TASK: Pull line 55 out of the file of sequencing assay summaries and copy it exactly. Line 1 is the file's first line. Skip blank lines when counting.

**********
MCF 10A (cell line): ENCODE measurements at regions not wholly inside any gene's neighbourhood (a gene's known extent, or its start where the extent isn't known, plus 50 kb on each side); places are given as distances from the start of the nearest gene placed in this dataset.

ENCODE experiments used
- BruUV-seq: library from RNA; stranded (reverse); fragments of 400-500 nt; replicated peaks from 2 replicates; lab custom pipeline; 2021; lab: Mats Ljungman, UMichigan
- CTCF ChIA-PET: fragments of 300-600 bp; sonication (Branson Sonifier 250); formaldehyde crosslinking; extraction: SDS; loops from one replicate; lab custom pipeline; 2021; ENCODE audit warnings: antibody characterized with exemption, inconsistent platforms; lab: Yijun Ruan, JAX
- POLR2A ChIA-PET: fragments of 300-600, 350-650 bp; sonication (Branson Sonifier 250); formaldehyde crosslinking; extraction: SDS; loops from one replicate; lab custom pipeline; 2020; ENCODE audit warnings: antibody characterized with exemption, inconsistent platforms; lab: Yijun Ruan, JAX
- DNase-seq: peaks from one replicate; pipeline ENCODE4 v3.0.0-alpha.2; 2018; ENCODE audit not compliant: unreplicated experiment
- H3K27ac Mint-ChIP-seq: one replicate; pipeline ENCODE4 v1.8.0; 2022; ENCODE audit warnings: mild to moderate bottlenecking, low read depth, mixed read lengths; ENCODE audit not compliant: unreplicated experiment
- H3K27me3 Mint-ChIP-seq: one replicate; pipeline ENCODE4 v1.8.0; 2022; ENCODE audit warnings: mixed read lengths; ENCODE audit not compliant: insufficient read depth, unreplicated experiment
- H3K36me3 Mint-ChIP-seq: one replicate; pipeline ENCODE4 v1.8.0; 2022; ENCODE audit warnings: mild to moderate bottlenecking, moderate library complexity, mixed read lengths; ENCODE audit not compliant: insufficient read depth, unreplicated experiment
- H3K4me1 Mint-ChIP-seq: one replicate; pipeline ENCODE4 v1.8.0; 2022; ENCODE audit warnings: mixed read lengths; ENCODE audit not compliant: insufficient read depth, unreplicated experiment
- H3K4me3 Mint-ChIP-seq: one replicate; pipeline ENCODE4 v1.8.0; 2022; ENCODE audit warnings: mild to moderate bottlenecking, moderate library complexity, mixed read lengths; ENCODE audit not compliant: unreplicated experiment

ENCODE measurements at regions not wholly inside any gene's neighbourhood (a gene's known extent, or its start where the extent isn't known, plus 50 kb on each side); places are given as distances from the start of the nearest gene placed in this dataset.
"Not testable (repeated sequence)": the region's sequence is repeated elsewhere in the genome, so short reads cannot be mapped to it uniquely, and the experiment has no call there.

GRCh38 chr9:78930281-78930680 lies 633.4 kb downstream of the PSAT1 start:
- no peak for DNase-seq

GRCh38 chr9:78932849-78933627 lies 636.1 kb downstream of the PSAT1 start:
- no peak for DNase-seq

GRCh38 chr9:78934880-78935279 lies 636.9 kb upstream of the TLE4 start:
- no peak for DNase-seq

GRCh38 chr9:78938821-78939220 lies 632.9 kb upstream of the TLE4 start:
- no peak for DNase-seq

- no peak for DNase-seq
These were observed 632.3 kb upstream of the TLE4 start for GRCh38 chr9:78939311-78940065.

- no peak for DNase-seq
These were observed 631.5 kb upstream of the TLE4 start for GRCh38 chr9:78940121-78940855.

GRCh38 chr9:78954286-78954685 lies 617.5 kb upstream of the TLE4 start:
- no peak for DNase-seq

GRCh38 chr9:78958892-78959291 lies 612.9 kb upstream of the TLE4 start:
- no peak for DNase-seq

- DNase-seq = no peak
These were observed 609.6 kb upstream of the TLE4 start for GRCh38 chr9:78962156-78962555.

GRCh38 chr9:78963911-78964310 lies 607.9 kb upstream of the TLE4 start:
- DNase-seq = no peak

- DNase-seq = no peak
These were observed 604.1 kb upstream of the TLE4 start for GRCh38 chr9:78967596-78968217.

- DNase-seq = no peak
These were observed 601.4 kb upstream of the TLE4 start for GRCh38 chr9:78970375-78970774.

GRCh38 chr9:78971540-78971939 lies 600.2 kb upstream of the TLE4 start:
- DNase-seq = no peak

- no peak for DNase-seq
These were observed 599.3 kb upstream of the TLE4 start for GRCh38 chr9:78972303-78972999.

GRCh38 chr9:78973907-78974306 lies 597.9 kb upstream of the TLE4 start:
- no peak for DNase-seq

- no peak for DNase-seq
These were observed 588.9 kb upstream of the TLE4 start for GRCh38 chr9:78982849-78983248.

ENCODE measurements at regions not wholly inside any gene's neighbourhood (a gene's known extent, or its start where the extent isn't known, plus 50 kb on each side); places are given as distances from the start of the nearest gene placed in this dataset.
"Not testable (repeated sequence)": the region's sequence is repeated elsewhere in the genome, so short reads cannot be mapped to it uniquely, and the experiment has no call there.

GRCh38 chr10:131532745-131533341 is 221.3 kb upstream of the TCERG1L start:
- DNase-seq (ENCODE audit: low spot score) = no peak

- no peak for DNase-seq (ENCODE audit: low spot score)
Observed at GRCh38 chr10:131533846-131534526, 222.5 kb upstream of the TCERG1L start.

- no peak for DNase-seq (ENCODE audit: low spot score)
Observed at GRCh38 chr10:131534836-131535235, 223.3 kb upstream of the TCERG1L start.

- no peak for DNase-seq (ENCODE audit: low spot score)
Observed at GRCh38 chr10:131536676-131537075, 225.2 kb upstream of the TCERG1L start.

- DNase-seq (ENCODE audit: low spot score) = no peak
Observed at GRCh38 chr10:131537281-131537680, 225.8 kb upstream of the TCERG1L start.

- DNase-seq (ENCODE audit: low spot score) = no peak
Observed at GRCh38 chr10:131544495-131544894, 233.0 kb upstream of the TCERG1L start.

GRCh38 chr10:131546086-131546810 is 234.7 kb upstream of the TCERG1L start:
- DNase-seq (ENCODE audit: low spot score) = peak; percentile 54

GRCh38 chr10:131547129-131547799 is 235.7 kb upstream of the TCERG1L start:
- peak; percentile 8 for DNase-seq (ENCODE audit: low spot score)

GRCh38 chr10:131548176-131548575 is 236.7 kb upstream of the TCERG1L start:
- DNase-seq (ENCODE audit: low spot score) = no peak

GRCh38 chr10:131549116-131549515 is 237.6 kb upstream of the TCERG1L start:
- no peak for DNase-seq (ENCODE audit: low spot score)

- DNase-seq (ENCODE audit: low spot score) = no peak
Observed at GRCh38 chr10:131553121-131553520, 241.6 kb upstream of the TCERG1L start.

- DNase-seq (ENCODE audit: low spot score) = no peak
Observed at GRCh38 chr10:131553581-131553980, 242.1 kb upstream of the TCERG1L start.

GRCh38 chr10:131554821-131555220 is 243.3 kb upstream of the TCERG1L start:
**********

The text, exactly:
Observed at GRCh38 chr10:131536676-131537075, 225.2 kb upstream of the TCERG1L start.